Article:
Poli would usually make his trek up the mountain in the early afternoon while the sun was still bright but not scorching. The cat, fond of sleeping in the coolness of a palapalai grove, would ease out when Poli whistled. Comfortable in their routine, they would stroll to their favorite fishing spot and spend the passing time in silence as opai, crawfish, and o’opu was gathered. After the catch was enjoyed, mostly by the cat, Poli would nap with his face in the shade, body in the sunlight; the cat curled at his feet. One afternoon however, Poli was wakened suddenly by heavy breathing and the crunch of dry brush. Unsettled, Poli moved to sit up when a large rock landed near his head startling both he and the cat. It was the hissing voice of Kapio he heard next, “What kind of man are you? Playing all day with a cat?” Kapio was snarling but this was not really different from her usual manner. She rarely smiled as a child and less so now as an old woman. Initially her marriage to Poli brought rain to her drought, but she soon turned back to the parched riverbed she was.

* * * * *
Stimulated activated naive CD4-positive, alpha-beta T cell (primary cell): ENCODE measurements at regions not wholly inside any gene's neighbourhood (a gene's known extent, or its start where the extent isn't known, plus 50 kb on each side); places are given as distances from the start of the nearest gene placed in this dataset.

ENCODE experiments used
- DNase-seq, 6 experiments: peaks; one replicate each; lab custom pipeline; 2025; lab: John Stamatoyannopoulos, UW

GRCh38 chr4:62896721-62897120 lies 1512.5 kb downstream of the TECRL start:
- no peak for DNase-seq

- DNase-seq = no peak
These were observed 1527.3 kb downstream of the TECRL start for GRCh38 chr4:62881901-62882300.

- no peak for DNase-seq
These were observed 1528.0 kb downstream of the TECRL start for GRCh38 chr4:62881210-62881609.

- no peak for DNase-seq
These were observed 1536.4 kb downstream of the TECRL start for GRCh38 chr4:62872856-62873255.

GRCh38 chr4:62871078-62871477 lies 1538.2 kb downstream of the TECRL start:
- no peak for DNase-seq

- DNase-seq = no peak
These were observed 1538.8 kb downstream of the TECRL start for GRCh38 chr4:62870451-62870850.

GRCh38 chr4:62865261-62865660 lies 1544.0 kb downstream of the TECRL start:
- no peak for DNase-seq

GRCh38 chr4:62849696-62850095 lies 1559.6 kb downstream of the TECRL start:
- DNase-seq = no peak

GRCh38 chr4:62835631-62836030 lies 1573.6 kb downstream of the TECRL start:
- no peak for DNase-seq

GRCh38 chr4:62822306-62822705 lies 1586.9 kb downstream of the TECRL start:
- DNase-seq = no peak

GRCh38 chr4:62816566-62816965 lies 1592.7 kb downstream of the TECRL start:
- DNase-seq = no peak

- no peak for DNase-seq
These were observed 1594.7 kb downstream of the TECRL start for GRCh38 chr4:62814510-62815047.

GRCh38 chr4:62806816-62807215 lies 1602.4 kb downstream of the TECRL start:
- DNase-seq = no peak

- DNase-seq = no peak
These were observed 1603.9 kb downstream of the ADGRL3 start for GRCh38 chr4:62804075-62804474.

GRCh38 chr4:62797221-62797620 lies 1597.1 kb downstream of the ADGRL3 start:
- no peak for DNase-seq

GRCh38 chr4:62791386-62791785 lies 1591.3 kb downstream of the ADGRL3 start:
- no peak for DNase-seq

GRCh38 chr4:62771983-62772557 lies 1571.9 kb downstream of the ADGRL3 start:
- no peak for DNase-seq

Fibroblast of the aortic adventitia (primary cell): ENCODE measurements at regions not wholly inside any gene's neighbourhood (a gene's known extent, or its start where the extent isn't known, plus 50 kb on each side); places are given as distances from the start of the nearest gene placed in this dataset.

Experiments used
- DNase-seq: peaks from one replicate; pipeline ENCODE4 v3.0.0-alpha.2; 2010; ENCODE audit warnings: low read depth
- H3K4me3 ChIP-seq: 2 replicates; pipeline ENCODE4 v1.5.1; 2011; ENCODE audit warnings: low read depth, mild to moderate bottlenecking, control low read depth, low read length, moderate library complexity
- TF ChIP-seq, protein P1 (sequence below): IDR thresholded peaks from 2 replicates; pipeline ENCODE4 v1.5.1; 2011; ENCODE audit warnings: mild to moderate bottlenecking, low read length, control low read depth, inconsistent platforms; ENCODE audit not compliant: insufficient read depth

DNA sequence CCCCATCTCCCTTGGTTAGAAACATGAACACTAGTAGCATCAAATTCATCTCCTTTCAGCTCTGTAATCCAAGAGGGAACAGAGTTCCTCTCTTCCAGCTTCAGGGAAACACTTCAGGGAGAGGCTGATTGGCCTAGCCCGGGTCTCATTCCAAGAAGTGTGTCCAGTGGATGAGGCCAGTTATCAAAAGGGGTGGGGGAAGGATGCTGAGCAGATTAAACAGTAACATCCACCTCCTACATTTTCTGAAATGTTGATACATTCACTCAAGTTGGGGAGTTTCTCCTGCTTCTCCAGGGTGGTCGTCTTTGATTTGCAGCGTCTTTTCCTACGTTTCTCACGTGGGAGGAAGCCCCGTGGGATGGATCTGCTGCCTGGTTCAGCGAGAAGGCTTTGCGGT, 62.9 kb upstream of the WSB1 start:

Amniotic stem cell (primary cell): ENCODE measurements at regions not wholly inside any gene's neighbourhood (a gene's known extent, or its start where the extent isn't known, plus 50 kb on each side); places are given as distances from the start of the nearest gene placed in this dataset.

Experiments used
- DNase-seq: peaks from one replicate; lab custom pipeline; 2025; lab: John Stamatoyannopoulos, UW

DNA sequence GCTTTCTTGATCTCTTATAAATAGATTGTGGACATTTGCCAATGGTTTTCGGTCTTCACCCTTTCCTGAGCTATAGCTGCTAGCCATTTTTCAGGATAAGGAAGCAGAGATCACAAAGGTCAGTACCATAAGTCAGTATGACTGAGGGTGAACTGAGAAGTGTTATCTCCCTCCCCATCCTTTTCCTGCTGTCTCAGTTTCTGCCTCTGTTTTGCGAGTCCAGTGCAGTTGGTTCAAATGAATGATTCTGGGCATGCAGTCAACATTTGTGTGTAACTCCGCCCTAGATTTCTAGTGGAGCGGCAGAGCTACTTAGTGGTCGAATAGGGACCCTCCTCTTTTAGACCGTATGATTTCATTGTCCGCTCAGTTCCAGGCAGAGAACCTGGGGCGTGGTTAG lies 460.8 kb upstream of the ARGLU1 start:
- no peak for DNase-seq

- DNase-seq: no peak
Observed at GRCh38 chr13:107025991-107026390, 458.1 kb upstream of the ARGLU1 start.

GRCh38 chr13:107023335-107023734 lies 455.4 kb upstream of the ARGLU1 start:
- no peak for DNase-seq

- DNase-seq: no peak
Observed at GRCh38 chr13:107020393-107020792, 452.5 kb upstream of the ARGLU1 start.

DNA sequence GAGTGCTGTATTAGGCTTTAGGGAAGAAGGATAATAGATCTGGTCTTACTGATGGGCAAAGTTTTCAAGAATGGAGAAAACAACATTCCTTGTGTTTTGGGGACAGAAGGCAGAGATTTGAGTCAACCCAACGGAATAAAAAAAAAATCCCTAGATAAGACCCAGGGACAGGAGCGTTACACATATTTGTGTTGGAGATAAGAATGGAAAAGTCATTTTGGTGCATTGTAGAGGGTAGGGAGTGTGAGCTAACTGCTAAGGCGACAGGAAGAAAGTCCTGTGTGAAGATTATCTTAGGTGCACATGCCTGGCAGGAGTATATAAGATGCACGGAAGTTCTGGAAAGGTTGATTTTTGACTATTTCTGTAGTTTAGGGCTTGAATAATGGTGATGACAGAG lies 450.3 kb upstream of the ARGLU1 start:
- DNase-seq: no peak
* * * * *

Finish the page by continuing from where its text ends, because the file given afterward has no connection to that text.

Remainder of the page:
Kapio had grown large as the years past. It required much effort for her to throw the second stone, which missed the cat by inches. The cat ran into the stream. Poli, a man normally slow to anger, growled at his wife, “I’ll do as I please, leave now Kapio.” “ I’ll leave with your cat and have him for dinner since you care so little!” Kapio lunged towards the stream but then recoiled when her hand touched the water “It burns!” Poli looked to where the cat was crouching; steam was billowing over the stream edges. The water rose quickly; a surging wall, as the current reversed on itself, away from the cat, who sat in the still center. Vibrating rings of water eddied outwards from the calm; the first sound a high pitched wail, then laughter and love making; it was Poli and the missionary woman. The cat’s ears and blue eyes turned, fixing on Kapio. The vibrating rings intensified- the laughter turned to shouts, a woman screaming, a struggle. It was Kapio’s menace and the missionary woman’s plea amidst the thrash of a woman drowning.